There is always some arbitrariness to classify the estimation methods according to certain mathematical or numerical properties. The discussion in this section is not meant to be a thorough classification of the estimation methods available in PROC CALIS. Rather, classification is done here with the purpose of clarifying the uses of different estimation methods and the theoretical relationships of estimation criteria.
GLS, ML, and FIML assume multivariate normality of the data, while ULS, WLS, and DWLS do not. Although the ML method with covariance structure analysis alone can also be based on the Wishart distribution of the sample covariance matrix, for convenience GLS, ML, and FIML are usually classified as normal-theory based methods, while ULS, WLS, and DWLS are usually classified as distribution-free methods.
An intuitive or even naive notion is usually that methods without distributional assumptions such as WLS and DWLS are preferred to normal theory methods such as ML and GLS in practical situations where multivariate normality is doubt. This notion might need some qualifications because there are simply more factors to consider in judging the quality of estimation methods in practice. For example, the WLS method might need a very large sample size to enjoy its purported asymptotic properties, while the ML might be robust against the violation of multi-normality assumption under certain circumstances. No recommendations regarding which estimation criterion should be used are attempted here, but you should make your choice based more than the assumption of multivariate normality.
If only the covariance or correlation structures are considered, the six estimation functions, , , , , , and , belong to the following two groups:
The functions , , , and take into account all elements of the symmetric residual matrix . This means that the off-diagonal residuals contribute twice to the discrepancy function F, as lower and as upper triangle elements.
The functions and take into account only the lower triangular elements of the symmetric residual matrix . This means that the off-diagonal residuals contribute to the discrepancy function F only once.
The function used in PROC CALIS differs from that used by the LISREL 7 program. Formula (1.25) of the LISREL 7 manual (Jöreskog and Sörbom 1985, p. 23) shows that LISREL groups the function in the first group by taking into account all elements of the symmetric residual matrix .
Relationship between DWLS and WLS: PROC CALIS: The and discrepancy functions deliver the same results for the special case that the weight matrix used by WLS estimation is a diagonal matrix. LISREL 7: This is not the case.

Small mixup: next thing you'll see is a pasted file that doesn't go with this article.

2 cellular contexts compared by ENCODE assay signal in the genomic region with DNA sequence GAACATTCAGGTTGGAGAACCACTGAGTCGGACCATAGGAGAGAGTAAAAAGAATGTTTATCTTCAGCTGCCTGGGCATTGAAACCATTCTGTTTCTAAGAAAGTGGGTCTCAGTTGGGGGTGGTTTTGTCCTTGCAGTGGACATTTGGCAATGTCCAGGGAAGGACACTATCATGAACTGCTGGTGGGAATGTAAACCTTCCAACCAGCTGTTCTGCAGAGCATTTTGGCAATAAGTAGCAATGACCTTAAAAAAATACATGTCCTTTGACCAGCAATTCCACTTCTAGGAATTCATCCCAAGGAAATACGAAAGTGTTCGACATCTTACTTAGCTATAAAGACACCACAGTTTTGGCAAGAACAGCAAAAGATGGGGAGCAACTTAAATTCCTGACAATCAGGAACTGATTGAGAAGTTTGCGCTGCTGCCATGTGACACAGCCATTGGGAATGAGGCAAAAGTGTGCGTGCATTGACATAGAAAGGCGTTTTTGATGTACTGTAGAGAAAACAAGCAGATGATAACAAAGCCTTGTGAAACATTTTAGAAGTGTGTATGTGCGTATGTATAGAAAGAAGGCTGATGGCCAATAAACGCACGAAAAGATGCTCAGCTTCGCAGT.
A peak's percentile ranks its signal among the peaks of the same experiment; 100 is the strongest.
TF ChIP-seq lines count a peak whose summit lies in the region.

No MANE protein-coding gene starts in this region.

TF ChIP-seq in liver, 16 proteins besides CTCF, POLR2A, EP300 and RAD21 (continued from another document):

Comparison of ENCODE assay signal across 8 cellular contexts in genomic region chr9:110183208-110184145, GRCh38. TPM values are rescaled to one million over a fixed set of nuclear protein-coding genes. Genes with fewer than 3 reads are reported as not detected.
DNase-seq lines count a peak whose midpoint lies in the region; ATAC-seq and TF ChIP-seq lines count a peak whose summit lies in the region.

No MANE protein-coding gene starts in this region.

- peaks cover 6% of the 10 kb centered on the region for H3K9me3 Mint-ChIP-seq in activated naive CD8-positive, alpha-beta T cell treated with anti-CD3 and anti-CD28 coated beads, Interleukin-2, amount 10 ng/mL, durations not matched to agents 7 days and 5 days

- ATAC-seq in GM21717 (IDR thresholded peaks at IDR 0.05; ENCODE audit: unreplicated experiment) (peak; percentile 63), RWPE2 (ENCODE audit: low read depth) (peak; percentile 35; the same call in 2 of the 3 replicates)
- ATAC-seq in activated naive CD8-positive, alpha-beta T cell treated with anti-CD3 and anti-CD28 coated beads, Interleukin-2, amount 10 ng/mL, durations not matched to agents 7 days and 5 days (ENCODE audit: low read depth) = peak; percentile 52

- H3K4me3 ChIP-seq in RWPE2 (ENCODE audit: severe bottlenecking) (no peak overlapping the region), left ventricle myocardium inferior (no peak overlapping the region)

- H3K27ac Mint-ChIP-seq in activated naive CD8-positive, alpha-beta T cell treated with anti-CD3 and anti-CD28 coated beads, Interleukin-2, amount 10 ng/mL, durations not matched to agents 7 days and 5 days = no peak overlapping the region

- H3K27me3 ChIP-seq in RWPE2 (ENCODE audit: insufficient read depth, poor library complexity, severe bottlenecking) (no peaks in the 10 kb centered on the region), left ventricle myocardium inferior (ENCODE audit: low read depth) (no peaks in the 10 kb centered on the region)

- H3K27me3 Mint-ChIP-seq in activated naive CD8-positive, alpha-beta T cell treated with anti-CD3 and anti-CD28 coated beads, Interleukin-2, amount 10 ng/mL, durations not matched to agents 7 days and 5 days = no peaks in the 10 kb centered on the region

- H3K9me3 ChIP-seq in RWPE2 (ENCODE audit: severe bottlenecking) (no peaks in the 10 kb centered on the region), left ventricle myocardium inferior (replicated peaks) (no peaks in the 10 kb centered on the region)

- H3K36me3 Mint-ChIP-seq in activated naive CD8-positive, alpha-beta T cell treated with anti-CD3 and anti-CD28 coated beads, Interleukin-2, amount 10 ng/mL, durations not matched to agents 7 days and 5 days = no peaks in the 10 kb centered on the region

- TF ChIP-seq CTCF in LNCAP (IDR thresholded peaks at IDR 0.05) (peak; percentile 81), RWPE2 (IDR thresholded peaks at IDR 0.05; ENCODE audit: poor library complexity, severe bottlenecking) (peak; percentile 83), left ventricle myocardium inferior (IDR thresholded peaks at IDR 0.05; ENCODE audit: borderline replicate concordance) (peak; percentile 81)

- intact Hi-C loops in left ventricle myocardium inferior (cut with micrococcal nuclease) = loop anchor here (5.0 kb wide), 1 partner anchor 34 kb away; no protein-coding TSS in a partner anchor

Relationship between DWLS and ULS: LISREL 7: The and estimation functions deliver the same results for the special case that the diagonal weight matrix used by DWLS estimation is an identity matrix. PROC CALIS: To obtain the same results with and estimation, set the diagonal weight matrix used in DWLS estimation to:
Because the reciprocal elements of the weight matrix are used in the discrepancy function, the off-diagonal residuals are weighted by a factor of 2.
Both the ML and FIML methods can be derived from the log-likelihood function for multivariate normal data. The preceding section Estimation Criteria mentions that is essentially the same as , where L is the log-likelihood function for multivariate normal data. For the ML estimation, you can also consider as a part of the discrepancy function that contains the information regarding the model parameters (while the rest the function contains some constant terms given the data). That is, with some algebraic manipulations and assuming that there is no missing value in the analysis (so that all and are the same as and , respectively), it can shown that
where is the sample mean and is the biased sample covariance matrix. Compare this FIML function with the ML function shown in the following expression, which shows that both functions are very similar:
The two expressions differ only in the constant terms, which are independent of the model parameters, and in the formulas for computing the sample covariance matrix. While the FIML method assumes the biased formula (with N as the divisor, by default) for the sample covariance matrix, the ML method (as implemented in PROC CALIS) uses the unbiased formula (with N – 1 as the divisor, by default).
The similarity (or dissimilarity) of the ML and FIML discrepancy functions leads to some useful conclusions here:
Because the constant terms in the discrepancy functions play no part in parameter estimation (except for shifting the function values), overriding the default ML method with VARDEF =N (that is, using N as the divisor in the covariance matrix formula) leads to the same estimation results as that of the FIML method, given that there are no missing values in the analysis.
Because the FIML function is evaluated at the level of individual observations, it is much more expensive to compute than the ML function. As compared with ML estimation, FIML estimation takes longer and uses more computing resources. Hence, for data without missing values, the ML method should always be chosen over the FIML method.
The advantage of the FIML method lies solely in its ability to handle data with random missing values. While the FIML method uses the information maximally from each observation, the ML method (as implemented in PROC CALIS) simply throws away any observations with at least one missing value. If it is important to use the information from observations with random missing values, the FIML method should be given consideration over the ML method.
See Example 29.15 for an application of the FIML method and Example 29.16 for an empirical comparison of the ML and FIML methods. For more examples and details about the FIML method employed by PROC CALIS, see Yung and Zhang (2011); Zhang and Yung (2011).